Most American workers are responsible for their own retirement savings. They are expected to figure out 401(k)’s, Individual Retirement Arrangements (I.R.A.s), stocks, mutual funds, etc., etc. … by themselves. For those who understand their retirement account and investment options, that’s a good thing. But those who don’t understand their options are at high risk of never having enough money to retire.
Recognizing that the vast majority of us never take classes on personal finance or investing – those are not required classes in high school or college – we’d like to offer some help. This article shows how you can get on the path toward a comfortable retirement, no matter what you do for work or how much you earn.
1. Pay yourself first.
You work hard to pay everything and everyone else. Just don’t forget to pay the most important person: Yourself. Think of the money you save as money that are paying to your future self. Here are a few hacks you can use.
- Automate, automate, automate. Your 401(k) contributions are probably taken automatically out of your paycheck – that’s good. But also, set up automatic deposit into your IRA account. Out of sight, out of mind. When you like that you don’t have to agonize over every decision.
- Take the free money from your employer. If you’re lucky enough to have a job where the employer offers a 401(k) plan or other tax-saving retirement accounts, take it. Contribute as much as the employer will match. Not doing so is like walking past $20 bills on the street and not picking them up. Besides, that is money you earn as an employee. Also open an IRA and contribute to it regularly.
- Increase contributions automatically. Ask your employer to increase your 401(k) contributions by 1% next quarter or next year automatically. By increasing your contribution from, say 5% to 6%, you’ll save more and won’t even feel the difference.
Make paying yourself a habit. Aim to pay yourself at least 10% of your income each month. You must set this money aside in a place where it is not readily accessible, like an investment account. We tend to spend money in that is in our pockets or in a debit card impulsively on things we don’t need.
2. Spend less than you make.
The use of phones, credit cards, and online purchasing has made spending money much too easy. If you’re not careful, you’ll waste a big chunk of money every month on things you don’t need. Spending $8.99 here, 12.99 there, etc. doesn’t feel like much, but over time, it can be the difference between struggling financially and living well. To avoid wasting money, all you need to do is pay slightly more attention to your spending habits. Here are a few tips you can use – think of it as the price of getting wealthy:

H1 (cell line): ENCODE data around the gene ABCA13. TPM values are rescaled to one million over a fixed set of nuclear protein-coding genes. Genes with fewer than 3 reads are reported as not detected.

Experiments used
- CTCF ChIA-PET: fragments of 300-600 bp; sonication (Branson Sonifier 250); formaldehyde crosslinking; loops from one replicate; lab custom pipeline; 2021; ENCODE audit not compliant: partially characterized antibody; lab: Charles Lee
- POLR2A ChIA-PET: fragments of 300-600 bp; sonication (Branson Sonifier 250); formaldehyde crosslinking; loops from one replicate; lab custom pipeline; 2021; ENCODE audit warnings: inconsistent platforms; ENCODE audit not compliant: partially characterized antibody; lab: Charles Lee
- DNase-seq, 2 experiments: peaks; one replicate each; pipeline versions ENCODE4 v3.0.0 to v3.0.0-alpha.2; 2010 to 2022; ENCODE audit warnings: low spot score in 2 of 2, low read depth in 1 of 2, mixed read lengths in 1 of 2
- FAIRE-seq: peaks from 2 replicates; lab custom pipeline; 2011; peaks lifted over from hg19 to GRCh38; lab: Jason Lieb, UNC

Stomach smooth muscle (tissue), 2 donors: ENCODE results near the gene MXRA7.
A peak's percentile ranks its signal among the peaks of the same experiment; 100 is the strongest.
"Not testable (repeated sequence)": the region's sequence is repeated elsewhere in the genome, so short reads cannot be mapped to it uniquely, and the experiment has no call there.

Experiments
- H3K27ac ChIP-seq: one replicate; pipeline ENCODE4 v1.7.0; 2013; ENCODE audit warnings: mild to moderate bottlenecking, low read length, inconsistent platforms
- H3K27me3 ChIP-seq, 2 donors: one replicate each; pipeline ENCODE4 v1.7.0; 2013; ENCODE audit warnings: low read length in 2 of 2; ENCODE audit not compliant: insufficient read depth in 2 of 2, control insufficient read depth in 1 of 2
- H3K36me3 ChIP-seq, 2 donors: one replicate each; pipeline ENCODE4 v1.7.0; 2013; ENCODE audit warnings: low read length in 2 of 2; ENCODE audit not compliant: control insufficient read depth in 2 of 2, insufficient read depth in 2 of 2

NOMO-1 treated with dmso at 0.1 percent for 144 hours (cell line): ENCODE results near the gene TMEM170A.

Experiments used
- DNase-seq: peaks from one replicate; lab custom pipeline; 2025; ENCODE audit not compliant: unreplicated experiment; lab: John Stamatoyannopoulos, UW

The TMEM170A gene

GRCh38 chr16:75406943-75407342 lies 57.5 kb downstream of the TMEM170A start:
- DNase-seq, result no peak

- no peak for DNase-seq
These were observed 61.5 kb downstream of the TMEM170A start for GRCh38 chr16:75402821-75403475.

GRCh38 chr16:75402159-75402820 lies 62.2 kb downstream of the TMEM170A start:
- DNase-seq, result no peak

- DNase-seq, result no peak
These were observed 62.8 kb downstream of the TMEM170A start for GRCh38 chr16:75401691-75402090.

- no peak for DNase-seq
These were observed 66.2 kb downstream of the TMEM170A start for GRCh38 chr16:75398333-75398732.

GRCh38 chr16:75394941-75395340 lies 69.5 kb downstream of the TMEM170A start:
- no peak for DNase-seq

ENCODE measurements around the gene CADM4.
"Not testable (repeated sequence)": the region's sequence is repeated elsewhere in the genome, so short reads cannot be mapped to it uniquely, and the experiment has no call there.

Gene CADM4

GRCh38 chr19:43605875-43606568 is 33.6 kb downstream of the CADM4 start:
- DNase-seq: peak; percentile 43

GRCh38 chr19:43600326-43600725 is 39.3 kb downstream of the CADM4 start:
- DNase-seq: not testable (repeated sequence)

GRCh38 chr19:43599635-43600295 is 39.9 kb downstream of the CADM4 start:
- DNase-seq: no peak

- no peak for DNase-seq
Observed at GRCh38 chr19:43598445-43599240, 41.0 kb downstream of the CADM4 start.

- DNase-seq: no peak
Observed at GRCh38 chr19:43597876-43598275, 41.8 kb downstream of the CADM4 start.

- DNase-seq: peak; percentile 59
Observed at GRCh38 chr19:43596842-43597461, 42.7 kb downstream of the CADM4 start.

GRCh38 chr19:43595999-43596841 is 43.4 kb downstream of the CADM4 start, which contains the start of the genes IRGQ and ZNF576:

- Use Cash More Often. Swiping a credit card or a phone to make payments is so convenient and easy that we tend to just do it without even thinking. Using cash feels different; makes you more aware. To save money, leave your credit card home or use it only for emergencies. Try and figure out what you’ll need for the week and take it out of the ATM. When you run out of cash, stop spending.
- Brew your coffee at home or at the office. At $2-$5 per cup, two or three cups a day, the money you spend on coffee can add up quickly. By drinking the coffee you brew at home or at the office, you’ll save over $100 every month. That’s $1,200/year or $146 thousand (compounded at 8%) over 30 years – in just coffee!
3. Put your money to work wisely.
The key to winning the retirement game is to create an income stream that continually flows into your pockets. For this to happen, you must trade your cash savings for assets that can produce more cash later. There are three basic ways to put money to work: (1) lend it and receive interest payments, (2) buy real estate and receive rent payments, or (3) buy buy businesses (or pieces of businesses called stocks) and receive dividend payments.